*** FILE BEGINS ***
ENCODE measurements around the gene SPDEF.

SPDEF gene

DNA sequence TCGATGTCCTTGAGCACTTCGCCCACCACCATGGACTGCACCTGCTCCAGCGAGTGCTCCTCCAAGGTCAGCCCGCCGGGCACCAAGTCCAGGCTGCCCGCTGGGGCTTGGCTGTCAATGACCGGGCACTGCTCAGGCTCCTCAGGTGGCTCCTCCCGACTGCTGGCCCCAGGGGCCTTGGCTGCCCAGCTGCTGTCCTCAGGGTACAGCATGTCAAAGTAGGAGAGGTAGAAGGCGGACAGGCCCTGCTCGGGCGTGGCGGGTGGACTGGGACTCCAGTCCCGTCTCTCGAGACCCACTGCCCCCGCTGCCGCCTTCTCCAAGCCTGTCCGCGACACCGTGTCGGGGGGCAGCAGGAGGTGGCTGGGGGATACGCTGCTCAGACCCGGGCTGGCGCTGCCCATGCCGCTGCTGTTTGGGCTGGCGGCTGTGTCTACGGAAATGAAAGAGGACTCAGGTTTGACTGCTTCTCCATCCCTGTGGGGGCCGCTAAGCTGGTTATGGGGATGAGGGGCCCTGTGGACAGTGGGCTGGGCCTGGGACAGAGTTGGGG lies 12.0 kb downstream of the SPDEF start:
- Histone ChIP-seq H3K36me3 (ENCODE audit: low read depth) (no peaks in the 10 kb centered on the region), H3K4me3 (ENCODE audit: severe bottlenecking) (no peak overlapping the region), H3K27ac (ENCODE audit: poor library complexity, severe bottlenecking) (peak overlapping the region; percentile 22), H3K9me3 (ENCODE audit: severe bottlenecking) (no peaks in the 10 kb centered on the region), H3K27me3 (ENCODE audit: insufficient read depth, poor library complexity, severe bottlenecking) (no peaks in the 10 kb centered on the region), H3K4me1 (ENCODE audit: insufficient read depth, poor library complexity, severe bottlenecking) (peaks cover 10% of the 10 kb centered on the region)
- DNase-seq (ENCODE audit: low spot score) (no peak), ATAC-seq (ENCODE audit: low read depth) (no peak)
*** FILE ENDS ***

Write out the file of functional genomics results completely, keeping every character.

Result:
ENCODE measurements around the gene SPDEF.

SPDEF gene

DNA sequence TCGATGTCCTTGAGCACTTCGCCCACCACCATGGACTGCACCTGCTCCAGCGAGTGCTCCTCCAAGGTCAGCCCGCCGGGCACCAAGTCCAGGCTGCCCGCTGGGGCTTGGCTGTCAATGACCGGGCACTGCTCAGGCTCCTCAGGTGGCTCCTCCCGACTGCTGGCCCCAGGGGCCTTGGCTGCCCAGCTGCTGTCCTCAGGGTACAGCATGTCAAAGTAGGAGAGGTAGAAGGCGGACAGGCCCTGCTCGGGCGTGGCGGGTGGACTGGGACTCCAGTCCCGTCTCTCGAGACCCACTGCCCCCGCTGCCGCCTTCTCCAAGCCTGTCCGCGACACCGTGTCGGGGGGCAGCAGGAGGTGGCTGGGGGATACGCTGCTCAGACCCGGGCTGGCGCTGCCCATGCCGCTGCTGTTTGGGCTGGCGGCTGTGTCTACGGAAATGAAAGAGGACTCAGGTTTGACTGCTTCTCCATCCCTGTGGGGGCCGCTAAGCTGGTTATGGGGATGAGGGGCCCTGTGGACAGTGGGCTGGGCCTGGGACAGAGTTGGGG lies 12.0 kb downstream of the SPDEF start:
- Histone ChIP-seq H3K36me3 (ENCODE audit: low read depth) (no peaks in the 10 kb centered on the region), H3K4me3 (ENCODE audit: severe bottlenecking) (no peak overlapping the region), H3K27ac (ENCODE audit: poor library complexity, severe bottlenecking) (peak overlapping the region; percentile 22), H3K9me3 (ENCODE audit: severe bottlenecking) (no peaks in the 10 kb centered on the region), H3K27me3 (ENCODE audit: insufficient read depth, poor library complexity, severe bottlenecking) (no peaks in the 10 kb centered on the region), H3K4me1 (ENCODE audit: insufficient read depth, poor library complexity, severe bottlenecking) (peaks cover 10% of the 10 kb centered on the region)
- DNase-seq (ENCODE audit: low spot score) (no peak), ATAC-seq (ENCODE audit: low read depth) (no peak)